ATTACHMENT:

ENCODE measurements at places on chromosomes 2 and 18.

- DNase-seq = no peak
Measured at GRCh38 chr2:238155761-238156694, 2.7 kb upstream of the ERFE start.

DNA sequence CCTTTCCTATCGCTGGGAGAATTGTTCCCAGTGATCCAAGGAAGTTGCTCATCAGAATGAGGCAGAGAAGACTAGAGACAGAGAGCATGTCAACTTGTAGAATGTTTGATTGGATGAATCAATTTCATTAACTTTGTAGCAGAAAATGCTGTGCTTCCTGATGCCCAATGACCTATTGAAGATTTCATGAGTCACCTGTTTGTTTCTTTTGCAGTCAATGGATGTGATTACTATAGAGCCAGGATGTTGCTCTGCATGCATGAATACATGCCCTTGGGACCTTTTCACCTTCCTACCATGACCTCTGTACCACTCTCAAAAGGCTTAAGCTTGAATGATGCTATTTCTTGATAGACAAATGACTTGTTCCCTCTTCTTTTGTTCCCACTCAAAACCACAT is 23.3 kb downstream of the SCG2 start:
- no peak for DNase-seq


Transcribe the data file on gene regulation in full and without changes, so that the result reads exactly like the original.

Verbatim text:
ENCODE measurements at places on chromosomes 2 and 18.

- DNase-seq = no peak
Measured at GRCh38 chr2:238155761-238156694, 2.7 kb upstream of the ERFE start.

DNA sequence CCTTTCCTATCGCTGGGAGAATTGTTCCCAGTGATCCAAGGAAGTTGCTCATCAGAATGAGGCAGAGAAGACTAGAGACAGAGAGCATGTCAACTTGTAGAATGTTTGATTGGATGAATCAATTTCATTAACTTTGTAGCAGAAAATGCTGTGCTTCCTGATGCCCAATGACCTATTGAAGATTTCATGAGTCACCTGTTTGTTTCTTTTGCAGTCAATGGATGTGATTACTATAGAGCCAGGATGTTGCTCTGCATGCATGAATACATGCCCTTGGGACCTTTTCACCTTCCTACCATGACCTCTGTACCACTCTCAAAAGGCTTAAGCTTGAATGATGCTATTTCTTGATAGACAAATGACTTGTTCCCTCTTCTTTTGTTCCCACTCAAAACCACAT is 23.3 kb downstream of the SCG2 start:
- no peak for DNase-seq